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The basic properties of living systems are remarkably consistent and involve energy interactions between intracellular and extracellular environments. These interactions predispose living systems to deposit minerals from many solutions. The evolution of biomineralisation was not a single cellular invention but rather the association and perfection of a few of these fundamental properties of cell biology. The components of biomineralisation systems involve some mechanism for modifying the activity of at least one ion, an interface for initiating and possibly controlling crystal growth, a diffusion limited size and a mechanism for manipulating the growth of the crystal lattice. The evolution of these components of biomineralisation in the context of geological time inevitably concentrates on the Precambrian–Cambrian boundary. Over a time scale of less than 50 × 106 years there was a proliferation of metazoan phyla, the mineralisation in a large number of taxa and the exploitation of a diverse set of processes involving agglutinated sediments, silica, phosphates and carbonates. A large number of theories have been proposed to explain why biomineralisation occurred at this particular time. Such theories should recognise the importance of the incorporation of the citric acid cycle into the cellular metabolism of many organisms and its exploitation in an aerobic environment, the development of multicellularity which enormously increased the opportunities for modifying ion activities in diffusion-limited sites, and the exploitation of browsing and carnivorous feeding habits. These influences had major effects on ecosystems and population structures and put considerable selective pressure on the advantages that could be gained from a skeleton.
Article
Major element, trace element, and mineral analyses of rocks from the island of Niuafo'ou in the western Pacific Ocean show that Niuafo'ou rocks have a marked similarity to ocean-floor basalt, especially with basalt of relatively high FeO*/MgO ratios.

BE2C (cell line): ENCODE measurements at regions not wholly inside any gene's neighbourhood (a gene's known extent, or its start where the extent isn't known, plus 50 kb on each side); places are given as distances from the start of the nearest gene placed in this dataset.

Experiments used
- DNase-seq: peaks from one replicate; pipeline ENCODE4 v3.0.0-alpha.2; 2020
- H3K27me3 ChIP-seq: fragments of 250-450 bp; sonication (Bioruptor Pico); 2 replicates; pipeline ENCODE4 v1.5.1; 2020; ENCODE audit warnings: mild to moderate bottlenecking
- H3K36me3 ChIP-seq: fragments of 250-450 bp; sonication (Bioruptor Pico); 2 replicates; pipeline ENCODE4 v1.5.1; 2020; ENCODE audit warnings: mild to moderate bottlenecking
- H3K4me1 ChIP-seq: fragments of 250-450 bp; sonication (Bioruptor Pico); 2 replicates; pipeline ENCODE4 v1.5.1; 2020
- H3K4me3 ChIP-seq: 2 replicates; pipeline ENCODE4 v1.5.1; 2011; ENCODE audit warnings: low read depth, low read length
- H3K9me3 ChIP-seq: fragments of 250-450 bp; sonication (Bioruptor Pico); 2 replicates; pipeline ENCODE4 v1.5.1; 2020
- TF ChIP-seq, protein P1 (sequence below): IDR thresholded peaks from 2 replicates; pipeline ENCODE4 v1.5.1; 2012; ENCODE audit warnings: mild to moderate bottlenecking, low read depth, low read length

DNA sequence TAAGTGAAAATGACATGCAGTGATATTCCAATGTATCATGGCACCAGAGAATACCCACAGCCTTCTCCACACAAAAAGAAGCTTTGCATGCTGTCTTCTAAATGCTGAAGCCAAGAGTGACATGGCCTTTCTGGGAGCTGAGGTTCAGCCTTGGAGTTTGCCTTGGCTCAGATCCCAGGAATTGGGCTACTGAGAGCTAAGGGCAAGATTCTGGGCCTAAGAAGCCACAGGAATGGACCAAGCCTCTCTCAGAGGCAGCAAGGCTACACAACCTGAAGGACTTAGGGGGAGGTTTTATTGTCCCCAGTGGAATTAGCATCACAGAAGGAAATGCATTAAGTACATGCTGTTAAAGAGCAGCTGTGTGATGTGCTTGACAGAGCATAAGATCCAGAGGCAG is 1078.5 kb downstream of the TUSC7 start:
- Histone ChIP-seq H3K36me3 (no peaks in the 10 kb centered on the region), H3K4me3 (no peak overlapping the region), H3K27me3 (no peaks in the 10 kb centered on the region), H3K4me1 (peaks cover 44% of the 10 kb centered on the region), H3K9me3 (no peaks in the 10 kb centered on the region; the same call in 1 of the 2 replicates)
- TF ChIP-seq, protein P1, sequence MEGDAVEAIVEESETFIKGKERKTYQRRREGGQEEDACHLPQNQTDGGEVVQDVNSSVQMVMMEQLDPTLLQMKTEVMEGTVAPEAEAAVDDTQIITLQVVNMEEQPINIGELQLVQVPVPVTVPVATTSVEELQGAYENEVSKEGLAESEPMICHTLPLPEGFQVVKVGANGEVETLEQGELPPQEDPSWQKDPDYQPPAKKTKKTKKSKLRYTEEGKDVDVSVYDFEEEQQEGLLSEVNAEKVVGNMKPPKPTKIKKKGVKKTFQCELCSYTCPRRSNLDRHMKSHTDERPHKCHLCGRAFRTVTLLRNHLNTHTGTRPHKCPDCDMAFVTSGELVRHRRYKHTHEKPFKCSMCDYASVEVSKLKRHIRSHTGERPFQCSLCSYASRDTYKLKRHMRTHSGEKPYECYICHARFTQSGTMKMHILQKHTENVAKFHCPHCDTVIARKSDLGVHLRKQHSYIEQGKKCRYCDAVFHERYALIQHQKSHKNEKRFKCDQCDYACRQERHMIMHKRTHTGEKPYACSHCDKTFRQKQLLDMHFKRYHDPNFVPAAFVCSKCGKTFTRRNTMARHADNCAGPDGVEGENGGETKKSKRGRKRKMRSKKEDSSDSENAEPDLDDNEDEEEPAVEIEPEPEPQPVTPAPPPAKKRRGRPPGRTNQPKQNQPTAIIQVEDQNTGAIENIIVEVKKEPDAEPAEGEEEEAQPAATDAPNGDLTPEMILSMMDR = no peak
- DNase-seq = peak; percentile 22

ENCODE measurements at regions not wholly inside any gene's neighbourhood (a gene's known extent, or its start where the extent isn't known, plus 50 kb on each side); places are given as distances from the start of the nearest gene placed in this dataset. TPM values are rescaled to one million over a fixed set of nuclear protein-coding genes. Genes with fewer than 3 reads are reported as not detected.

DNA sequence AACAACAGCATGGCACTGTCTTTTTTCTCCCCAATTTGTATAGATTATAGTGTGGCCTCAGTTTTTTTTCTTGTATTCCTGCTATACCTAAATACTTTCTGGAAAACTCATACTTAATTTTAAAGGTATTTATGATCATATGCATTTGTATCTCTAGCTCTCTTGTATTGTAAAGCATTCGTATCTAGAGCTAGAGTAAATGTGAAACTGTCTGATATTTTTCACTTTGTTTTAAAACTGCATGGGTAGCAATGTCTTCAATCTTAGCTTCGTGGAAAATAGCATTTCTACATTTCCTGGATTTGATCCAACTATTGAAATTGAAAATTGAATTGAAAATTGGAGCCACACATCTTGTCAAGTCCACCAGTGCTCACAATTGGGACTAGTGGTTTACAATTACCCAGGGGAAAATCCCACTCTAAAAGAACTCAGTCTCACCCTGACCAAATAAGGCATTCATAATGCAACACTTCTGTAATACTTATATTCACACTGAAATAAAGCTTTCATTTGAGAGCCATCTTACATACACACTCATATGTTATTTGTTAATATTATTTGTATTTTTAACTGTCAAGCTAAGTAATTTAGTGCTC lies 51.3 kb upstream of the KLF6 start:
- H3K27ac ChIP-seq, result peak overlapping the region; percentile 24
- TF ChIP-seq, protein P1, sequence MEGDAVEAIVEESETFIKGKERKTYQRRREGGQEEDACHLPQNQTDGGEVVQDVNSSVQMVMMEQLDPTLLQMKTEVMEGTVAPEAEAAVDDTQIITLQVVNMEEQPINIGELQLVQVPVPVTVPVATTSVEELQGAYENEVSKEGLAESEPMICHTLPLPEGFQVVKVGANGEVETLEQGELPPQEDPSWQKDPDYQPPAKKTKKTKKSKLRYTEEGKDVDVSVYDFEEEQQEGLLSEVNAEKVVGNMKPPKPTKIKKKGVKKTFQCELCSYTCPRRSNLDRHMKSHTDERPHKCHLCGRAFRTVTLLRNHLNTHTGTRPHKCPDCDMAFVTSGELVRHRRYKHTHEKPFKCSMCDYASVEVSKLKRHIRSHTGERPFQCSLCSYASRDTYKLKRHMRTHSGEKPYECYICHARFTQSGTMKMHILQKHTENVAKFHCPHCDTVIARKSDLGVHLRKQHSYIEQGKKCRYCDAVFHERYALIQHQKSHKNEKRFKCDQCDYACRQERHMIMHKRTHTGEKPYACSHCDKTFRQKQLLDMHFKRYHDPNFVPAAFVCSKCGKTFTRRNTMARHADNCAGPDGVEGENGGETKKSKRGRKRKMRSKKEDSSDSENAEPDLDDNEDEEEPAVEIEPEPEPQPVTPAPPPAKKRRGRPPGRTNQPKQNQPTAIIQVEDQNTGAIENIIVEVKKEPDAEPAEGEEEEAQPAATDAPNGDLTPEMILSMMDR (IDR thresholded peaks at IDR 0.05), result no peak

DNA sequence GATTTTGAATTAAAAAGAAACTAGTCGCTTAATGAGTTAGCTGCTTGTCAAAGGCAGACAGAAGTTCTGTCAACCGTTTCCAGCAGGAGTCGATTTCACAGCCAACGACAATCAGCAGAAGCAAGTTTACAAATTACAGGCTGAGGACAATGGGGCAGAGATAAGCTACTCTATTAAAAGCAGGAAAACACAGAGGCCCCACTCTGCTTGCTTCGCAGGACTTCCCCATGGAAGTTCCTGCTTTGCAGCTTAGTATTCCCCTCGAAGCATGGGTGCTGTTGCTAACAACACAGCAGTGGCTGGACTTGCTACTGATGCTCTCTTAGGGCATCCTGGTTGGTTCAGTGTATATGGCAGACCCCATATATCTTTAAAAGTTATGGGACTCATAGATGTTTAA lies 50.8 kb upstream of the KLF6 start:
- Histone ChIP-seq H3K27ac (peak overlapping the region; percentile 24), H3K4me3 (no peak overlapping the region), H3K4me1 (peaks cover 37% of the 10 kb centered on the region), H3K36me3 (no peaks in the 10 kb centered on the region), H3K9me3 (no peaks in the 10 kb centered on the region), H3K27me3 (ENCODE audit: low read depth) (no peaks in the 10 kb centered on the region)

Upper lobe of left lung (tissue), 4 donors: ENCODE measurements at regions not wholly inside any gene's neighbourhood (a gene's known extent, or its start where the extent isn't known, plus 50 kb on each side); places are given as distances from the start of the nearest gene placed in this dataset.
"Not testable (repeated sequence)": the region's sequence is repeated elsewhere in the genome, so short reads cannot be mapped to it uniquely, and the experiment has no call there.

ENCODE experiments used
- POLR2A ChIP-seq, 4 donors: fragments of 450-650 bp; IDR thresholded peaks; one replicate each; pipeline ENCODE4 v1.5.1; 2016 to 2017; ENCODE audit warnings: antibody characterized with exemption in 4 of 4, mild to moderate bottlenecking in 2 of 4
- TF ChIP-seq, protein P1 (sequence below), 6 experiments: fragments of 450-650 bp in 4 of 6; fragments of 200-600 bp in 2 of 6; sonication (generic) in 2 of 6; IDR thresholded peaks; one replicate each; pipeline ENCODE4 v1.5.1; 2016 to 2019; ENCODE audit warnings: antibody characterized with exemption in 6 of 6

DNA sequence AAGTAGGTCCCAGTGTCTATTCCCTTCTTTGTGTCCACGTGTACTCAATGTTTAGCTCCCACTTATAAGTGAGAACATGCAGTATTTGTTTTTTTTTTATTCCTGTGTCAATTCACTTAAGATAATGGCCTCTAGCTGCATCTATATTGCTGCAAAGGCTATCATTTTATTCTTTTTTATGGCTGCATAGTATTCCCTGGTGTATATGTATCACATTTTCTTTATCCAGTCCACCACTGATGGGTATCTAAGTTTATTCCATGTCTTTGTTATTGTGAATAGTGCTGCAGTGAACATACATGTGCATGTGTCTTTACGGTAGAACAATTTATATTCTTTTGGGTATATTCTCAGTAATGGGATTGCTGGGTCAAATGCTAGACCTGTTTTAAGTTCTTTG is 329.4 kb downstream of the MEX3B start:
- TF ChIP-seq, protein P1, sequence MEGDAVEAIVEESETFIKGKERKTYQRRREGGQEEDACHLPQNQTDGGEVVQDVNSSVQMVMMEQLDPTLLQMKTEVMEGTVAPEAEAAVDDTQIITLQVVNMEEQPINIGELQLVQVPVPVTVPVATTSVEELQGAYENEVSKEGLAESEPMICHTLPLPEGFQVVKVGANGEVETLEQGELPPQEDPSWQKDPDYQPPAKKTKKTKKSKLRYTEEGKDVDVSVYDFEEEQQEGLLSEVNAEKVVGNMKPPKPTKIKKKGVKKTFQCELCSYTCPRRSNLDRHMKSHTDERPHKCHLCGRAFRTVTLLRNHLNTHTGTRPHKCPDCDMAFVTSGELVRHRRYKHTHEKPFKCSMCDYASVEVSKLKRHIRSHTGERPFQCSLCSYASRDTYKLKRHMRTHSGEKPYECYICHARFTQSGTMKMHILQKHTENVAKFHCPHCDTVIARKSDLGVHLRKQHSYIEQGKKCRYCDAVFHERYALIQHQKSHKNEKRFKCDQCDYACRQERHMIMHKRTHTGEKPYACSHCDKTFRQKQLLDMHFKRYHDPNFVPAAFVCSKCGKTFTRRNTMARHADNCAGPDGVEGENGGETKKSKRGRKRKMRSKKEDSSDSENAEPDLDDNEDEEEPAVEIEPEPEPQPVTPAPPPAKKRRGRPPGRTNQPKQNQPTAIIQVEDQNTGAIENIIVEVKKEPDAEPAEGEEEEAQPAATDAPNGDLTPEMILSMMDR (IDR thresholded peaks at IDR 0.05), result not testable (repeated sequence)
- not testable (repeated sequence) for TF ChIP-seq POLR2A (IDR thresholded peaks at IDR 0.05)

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The mode of formation and environmental setting of stromatolites from the lower Missoula Group (ca. 1.1·10⁹ years old) in Glacier National Park, Montana, have been determined. The stromatolite-bearing interval in the lower Missoula Group was deposited in a shallow, intermittently exposed setting of very low relief, the stromatolites forming during periods of submergence. In situ carbonate precipitation was the dominant process involved in the formation of encrusting stromatolitic laminae. This precipitate was deposited within, and probably beneath, algal mats, most likely as a result of the photosynthetic removal of carbon dioxide by the mat-building microscopic algae. Calcite also was precipitated in several types of open-space structures occurring within these stromatolites. Other laminae were produced by the organic stabilization of detrital particles; by the solely physical accumulation of terrigenous material; and probably, by bacterially induced precipitation of iron sulfide which was later oxidized to form hematite layers.
Article